A 17-year-old in a Broward, Fla., Sheriff’s Office getup played pretend cop for two months, pulling drivers off an interstate highway and issuing warnings, the Miami Herald reports. Yevheniy Babenko’s alleged motive was to impress his buddies and his girlfriend, a criminal-justice student who thought he was a real lawman. He allegedly admonished motorists to drive slower, but didn’t write tickets because he had none; detectives said he had an authentic-looking metal clipboard. He also had a police-style blue dashboard strobe light, handcuffs, and fake business cards, although alert motorists might have been puzzled by the Michigan tags on his car.
The girlfriend persuaded him to turn in the equipment to the real police. Detectives said he claimed he bought the items at a garage sale and was turning them in to ensure they didn’t “fall into the wrong hands.” Investigators determined that the gear was obtained legally from Broward police supply stores and from an auto parts store.
Detectives said anyone is allowed to buy the supplies if they don’t use them to impersonate an officer. The owner of a store who sells police equipment to the public said merchants won’t sell police equipment to an obvious fraud. “We’re all ex-cops in this business,” he said. “The last thing we want to do is put law enforcement materials in the hands of the bad guys.” Babenko managed to buy black T-shirts with Broward Sheriff’s Office stenciled in orange lettering, black pants, black boots, a black cap.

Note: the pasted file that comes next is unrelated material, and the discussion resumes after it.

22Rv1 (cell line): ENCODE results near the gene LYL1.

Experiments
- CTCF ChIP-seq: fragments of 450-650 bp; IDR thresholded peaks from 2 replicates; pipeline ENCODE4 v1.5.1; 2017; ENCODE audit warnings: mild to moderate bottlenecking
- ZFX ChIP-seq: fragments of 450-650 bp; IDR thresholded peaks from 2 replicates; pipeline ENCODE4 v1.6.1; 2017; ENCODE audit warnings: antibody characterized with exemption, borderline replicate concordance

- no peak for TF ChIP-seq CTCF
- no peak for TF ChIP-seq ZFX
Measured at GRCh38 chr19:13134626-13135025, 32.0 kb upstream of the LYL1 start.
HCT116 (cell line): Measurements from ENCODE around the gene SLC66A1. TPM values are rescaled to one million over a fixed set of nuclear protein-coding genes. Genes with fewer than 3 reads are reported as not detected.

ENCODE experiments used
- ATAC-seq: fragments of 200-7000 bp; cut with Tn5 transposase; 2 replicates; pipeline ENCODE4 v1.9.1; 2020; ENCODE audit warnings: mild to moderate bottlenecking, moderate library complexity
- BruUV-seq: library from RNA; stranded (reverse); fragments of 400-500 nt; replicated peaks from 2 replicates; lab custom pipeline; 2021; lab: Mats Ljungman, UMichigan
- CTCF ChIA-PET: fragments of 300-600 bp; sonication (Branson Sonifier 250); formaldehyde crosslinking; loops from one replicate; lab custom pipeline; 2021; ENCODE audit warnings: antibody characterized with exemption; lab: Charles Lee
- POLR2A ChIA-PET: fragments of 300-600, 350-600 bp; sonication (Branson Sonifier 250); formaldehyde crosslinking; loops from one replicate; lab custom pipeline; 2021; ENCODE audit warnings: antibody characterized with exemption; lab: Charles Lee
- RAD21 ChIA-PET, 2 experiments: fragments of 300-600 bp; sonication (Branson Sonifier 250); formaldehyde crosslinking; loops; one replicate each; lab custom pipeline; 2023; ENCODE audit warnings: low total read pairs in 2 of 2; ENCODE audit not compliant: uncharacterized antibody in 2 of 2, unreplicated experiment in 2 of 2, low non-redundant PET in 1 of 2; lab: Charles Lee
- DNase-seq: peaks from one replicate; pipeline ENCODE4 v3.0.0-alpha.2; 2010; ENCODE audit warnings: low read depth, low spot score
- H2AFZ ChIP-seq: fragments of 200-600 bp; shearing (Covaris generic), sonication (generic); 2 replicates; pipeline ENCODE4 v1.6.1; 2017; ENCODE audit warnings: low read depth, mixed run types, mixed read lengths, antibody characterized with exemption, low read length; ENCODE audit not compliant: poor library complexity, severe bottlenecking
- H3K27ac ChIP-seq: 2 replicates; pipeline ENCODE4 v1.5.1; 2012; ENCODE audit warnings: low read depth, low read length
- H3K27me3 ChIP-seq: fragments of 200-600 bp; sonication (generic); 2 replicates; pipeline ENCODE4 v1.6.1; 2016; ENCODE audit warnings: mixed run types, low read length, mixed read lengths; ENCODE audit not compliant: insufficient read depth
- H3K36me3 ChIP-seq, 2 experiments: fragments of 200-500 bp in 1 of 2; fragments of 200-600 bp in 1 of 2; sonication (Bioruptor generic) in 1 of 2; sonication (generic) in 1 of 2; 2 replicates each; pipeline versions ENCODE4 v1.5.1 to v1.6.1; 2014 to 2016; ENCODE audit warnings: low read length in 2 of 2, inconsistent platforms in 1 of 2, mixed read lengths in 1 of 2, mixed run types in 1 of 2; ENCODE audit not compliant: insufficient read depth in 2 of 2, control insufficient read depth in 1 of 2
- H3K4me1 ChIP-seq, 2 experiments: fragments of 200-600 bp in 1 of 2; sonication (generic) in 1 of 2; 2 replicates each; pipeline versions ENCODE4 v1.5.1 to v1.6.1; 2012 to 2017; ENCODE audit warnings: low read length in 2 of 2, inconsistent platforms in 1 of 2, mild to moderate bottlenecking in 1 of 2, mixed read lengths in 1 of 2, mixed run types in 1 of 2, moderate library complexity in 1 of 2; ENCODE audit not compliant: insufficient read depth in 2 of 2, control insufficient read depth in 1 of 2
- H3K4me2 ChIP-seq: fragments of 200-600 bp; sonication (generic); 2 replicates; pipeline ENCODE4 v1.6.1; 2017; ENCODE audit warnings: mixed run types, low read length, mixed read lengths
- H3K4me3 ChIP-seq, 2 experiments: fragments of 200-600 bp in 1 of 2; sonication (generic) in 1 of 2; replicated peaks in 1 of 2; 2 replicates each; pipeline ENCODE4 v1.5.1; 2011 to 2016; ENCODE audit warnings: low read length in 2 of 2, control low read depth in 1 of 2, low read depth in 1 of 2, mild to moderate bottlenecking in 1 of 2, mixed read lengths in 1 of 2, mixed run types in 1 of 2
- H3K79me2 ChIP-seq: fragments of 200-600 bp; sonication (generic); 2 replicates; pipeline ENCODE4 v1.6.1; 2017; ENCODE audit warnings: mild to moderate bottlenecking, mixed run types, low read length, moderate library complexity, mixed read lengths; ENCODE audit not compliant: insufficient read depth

In Colorado, a new law toughens the penalties for impersonating a police officer and criminalizes the use or possession of red and blue lights. It might save someone from becoming another Lacy Miller, her mother said yesterday, the Denver Post reports. Said Wendy Cohen: “If this had been in effect two years ago, Lacy would be alive.”
“Lacy’s Law” was prompted by the 2003 abduction and murder of 20-year-old Miller, a student at the University of Northern Colorado, by a man impersonating a police officer. Jason Clausen, 22, pleaded guilty to first-degree murder in Miller’s death and is serving a life sentence. The law makes impersonating a police officer a class 6 felony; before, it was a class 1 misdemeanor. A class 6 felony results in increased jail time for habitual offenders and fines as high as $100,000.